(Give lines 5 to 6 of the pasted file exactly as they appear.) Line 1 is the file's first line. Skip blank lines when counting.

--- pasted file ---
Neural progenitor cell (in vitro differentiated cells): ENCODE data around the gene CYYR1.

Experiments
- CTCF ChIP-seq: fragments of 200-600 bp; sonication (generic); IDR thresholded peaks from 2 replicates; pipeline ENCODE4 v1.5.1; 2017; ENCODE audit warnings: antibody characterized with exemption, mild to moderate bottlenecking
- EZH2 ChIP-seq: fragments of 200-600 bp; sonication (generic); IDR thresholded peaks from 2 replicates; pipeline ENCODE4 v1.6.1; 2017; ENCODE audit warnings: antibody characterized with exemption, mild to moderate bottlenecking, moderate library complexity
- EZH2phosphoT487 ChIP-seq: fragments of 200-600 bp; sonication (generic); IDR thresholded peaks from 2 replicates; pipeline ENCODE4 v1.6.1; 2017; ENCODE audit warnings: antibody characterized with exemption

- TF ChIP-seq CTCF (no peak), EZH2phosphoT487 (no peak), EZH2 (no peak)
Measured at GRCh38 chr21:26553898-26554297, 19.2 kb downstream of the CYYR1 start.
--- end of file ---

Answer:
- EZH2phosphoT487 ChIP-seq: fragments of 200-600 bp; sonication (generic); IDR thresholded peaks from 2 replicates; pipeline ENCODE4 v1.6.1; 2017; ENCODE audit warnings: antibody characterized with exemption

- TF ChIP-seq CTCF (no peak), EZH2phosphoT487 (no peak), EZH2 (no peak)